Wednesday, November 07, 2007

November 7, 1811:

The Battle of Tippecanoe

A battlefield near the Tippecanoe River in the Indiana Territory gave us the most memorable US presidential election slogan, "Tippecanoe and Tyler Too!" Most living Americans have probably heard the slogan at some point, though perhaps not so many could associate it with William Henry Harrison and John Tyler, the victorious Whig ticket in 1840.

That election was long in the future on November 7, 1811, during the Battle of Tippecanoe, which made William Henry Harrison famous, ultimately taking him to the White House for his 30-day term. According to the Tippecanoe County Historical Society Web site: "Early man and many Indian tribes roamed this part of the Wabash Valley before the thriving trading post of Keth-tip-pe-can-nunk was established in the eighteenth century. Known to many as 'Tippecanoe,' the village thrived until 1791, when it was razed in an attempt to scatter the Indians and open the land to the new white settlers.

"Seventeen years later a new Indian village was established on or near the old Keth-tip-pe-can-nunk site at the Wabash/Tippecanoe River junction. Known as 'Prophet's Town,' this village was destined to become the capitol [sic] of a great Indian confederacy.

"The town was founded in May 1808, when two Shawnee brothers, Tecumseh and Tenskwatawa (the Prophet), left their native Ohio after being permitted to settle on these Potawatomi and Kickapoo-held lands.

"Tecumseh and the Prophet planned to unite many tribes into an organized defense against the growing number of western settlers. In addition to being a seat of diplomacy, Prophet's Town became a training center for the warriors, with a rigorous spiritual and athletic regimen. As many as one thousand warriors were based in the capitol [sic] at its peak.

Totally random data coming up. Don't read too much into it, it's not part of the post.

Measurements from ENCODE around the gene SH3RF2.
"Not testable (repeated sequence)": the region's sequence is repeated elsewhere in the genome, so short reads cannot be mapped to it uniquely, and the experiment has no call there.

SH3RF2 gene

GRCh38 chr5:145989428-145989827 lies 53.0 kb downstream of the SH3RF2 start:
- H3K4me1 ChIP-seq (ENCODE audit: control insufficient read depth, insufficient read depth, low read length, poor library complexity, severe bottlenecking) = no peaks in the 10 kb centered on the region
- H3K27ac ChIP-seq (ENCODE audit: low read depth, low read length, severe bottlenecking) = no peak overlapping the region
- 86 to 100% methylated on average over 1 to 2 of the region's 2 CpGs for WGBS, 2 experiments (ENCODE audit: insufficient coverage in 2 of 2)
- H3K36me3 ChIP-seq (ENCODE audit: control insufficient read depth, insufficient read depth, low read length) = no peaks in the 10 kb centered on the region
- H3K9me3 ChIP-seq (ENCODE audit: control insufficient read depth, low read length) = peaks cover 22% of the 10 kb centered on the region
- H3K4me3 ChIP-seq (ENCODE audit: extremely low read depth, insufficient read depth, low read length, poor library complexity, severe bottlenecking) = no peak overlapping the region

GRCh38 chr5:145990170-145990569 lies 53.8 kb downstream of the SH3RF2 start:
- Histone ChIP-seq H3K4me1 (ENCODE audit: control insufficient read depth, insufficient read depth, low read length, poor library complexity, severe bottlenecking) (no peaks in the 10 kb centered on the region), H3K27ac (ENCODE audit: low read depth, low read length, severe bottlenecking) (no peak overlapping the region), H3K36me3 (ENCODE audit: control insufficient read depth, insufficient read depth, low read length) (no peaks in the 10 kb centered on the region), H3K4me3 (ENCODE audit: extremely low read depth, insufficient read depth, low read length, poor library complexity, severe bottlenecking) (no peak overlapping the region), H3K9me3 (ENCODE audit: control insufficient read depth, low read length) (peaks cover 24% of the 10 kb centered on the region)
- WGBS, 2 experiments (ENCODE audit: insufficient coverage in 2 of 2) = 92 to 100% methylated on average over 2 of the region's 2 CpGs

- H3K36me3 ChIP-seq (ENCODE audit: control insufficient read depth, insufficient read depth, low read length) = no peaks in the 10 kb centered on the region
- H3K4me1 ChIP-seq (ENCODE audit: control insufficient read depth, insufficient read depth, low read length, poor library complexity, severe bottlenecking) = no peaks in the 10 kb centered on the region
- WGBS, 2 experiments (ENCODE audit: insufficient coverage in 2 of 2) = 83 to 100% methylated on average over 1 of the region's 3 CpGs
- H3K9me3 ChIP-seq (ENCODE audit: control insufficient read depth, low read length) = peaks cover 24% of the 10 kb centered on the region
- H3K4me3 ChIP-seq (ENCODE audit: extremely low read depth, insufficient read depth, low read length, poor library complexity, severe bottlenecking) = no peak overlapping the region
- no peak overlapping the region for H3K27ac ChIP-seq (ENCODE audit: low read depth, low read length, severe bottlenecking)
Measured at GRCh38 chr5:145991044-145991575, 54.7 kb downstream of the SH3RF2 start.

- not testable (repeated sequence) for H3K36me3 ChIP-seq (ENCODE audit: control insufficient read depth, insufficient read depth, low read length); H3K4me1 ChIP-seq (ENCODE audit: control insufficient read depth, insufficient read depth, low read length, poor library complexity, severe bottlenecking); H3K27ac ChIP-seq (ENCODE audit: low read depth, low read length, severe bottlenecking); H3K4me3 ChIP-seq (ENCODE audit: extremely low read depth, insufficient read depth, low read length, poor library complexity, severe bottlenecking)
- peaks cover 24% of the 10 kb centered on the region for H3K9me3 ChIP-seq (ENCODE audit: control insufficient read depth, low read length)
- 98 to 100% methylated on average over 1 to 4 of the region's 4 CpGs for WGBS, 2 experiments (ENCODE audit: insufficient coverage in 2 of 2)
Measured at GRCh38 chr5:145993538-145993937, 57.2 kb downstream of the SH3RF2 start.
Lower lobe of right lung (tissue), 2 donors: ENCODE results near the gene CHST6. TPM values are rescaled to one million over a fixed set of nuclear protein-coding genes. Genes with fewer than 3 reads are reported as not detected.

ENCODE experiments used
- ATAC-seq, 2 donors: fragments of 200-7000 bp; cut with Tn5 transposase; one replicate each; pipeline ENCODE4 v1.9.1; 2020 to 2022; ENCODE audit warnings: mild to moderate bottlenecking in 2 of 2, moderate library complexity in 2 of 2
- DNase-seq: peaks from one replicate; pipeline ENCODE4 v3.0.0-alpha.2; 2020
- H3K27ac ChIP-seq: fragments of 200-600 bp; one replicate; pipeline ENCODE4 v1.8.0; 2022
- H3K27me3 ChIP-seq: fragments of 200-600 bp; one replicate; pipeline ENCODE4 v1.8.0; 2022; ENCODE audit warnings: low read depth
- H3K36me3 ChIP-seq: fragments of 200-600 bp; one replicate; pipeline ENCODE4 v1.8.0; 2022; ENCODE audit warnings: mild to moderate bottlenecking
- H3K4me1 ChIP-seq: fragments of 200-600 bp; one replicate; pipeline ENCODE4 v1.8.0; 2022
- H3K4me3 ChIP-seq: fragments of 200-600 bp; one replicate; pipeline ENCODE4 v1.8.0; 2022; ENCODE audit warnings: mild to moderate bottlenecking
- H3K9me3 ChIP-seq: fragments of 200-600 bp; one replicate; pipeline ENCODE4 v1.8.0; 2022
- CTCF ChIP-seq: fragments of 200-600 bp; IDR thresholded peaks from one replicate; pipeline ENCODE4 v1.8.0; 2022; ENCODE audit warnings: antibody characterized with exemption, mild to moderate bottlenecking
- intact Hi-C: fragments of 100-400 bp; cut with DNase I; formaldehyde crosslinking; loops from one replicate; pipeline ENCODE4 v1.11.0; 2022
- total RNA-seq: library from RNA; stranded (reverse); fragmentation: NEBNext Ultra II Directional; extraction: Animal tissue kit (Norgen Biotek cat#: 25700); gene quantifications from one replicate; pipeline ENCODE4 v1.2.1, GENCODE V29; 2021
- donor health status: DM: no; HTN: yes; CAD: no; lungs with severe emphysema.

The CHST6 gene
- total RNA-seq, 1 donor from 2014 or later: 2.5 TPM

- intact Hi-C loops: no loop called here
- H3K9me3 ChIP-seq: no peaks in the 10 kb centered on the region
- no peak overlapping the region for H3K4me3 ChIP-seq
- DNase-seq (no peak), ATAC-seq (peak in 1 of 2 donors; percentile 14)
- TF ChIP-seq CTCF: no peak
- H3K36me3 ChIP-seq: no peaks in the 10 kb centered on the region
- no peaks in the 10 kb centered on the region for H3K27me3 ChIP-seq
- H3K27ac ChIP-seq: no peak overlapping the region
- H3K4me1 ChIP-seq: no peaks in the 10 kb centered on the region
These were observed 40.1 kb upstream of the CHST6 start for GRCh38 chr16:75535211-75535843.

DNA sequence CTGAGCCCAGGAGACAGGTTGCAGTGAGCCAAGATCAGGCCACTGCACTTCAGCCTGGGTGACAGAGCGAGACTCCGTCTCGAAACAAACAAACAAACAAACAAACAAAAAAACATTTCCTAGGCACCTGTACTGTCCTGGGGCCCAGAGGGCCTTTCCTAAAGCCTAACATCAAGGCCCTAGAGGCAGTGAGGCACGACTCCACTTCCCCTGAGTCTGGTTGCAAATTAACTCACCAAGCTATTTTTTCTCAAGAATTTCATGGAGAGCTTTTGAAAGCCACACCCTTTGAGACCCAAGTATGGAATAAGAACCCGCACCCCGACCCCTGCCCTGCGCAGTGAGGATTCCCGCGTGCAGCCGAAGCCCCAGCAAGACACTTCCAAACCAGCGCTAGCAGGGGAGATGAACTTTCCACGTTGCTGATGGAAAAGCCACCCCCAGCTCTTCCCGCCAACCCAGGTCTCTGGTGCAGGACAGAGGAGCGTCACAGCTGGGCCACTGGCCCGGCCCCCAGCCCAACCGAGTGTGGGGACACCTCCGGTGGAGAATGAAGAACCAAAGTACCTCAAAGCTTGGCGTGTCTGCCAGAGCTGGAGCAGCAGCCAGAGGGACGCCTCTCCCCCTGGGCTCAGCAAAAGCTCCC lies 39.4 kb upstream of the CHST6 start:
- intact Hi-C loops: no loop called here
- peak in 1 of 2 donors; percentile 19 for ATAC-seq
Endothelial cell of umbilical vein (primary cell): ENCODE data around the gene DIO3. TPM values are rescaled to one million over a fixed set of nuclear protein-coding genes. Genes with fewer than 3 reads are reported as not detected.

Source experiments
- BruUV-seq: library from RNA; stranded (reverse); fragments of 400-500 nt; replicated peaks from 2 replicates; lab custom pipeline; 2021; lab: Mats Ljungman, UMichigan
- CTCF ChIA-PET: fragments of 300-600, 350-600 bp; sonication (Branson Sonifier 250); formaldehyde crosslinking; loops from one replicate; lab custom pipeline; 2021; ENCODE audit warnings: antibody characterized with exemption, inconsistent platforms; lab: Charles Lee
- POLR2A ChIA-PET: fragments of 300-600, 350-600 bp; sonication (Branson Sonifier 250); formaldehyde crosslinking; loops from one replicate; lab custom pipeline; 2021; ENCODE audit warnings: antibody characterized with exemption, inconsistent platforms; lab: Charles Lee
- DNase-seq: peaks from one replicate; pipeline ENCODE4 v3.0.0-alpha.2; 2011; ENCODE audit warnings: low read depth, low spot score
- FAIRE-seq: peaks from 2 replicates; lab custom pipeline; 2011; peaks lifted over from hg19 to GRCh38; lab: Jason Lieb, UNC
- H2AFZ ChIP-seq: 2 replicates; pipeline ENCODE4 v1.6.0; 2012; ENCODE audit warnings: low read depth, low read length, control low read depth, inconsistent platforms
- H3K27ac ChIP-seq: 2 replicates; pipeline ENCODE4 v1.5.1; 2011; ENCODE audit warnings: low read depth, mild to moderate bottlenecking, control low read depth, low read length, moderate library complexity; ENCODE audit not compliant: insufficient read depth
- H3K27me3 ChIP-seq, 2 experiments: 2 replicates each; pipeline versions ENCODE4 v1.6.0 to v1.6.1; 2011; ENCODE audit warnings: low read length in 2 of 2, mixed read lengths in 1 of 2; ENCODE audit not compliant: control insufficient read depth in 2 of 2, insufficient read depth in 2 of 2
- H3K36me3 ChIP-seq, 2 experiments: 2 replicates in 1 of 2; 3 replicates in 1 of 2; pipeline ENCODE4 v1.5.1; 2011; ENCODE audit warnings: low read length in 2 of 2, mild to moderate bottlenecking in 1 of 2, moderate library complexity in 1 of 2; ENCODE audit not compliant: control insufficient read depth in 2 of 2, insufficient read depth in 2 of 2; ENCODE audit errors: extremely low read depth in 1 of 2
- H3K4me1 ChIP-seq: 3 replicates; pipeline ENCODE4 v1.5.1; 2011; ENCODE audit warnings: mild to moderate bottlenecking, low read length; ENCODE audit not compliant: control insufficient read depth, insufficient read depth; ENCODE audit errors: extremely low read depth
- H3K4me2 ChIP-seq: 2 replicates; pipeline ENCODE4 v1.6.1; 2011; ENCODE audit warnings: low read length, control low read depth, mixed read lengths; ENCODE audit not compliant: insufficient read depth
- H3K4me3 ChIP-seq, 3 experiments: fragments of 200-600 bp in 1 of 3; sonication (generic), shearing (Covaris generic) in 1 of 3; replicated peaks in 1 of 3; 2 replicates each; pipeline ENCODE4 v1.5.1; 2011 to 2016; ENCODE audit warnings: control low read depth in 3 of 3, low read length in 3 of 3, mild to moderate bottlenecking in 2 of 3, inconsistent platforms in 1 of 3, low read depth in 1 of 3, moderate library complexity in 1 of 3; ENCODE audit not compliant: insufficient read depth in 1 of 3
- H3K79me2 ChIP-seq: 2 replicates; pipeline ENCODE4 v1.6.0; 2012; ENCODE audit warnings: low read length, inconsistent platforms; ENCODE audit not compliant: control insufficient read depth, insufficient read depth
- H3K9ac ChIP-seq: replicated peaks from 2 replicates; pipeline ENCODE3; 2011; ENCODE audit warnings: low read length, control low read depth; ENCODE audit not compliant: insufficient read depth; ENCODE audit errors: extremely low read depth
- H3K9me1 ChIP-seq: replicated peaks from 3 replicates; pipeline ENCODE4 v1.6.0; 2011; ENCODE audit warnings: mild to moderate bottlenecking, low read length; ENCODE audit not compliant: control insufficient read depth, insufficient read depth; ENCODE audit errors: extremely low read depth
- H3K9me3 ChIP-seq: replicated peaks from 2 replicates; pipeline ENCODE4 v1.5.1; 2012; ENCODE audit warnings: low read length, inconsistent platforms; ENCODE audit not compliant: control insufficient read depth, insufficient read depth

"The white settlers of the Indiana territory were disturbed by the increasing activities and power of Tecumseh's followers. In the late summer of 1811, the governor of the territory, Gen. William Henry Harrison, organized a small army of 1,000 men, hoping to destroy the town while Tecumseh was on a southern recruitment drive. The regiment arrived on Nov. 6, 1811, and upon meeting with representatives of the Prophet, it was mutually agreed that there would be no hostilities until a meeting could be held on the following day. Harrison's scouts then guided the troops to a suitable campsite on a wooded hill about a mile west of Prophet's Town.

"Upon arriving at the site, Harrison warned his men of the possible treachery of the Prophet. The troops were placed in a quadrangular formation; each man was to sleep fully clothed. Fires were lit to combat the cold, rainy night, and a large detail was assigned to sentinel the outposts.

"Although Tecumseh had warned his brother not to attack the white men until the confederation was strong and completely unified, the incensed Prophet lashed his men with fiery oratory. Claiming the white man's bullets could not harm them, the Prophet led his men near the army campsite. From a high rock ledge west of the camp, he gave an order to attack just before daybreak on the following day.

"The sentinels were ready, and the first gunshot was fired when the yells of the warriors were heard. Many of the men awoke to find the Indians upon them. Although only a handful of the soldiers had had previous battle experience, the army fought off the reckless, determined Indian attack. Two hours later, thirty-seven soldiers were dead, twenty-five others were to die of injuries, and over 126 were wounded. The Indian casualties were unknown, but their spirit was crushed. Angered by his deceit, the weary warriors stripped the Prophet of his power and threatened to kill him."

Over the years, November 7 has seen presidential elections in 1848, 1876, 1916, 1944, 1972, and 2000. The election of 1848, with Zachary Taylor riding to the White House on his military fame, was the first presidential election to be held on the same day across the country -- before that, each state set its own date. In 1876, it seemed that Samuel J. Tilden had won, but no: the prize was ultimately stolen for Rutherford B. Hayes. Nineteen-sixteen was close as well, with Woodrow Wilson squeaking to victory on the basis of a few thousand votes in California. The elections of 1944 and 1972 were not close -- big wins for FDR and Richard Nixon, neither of which would finish those terms.

No comments: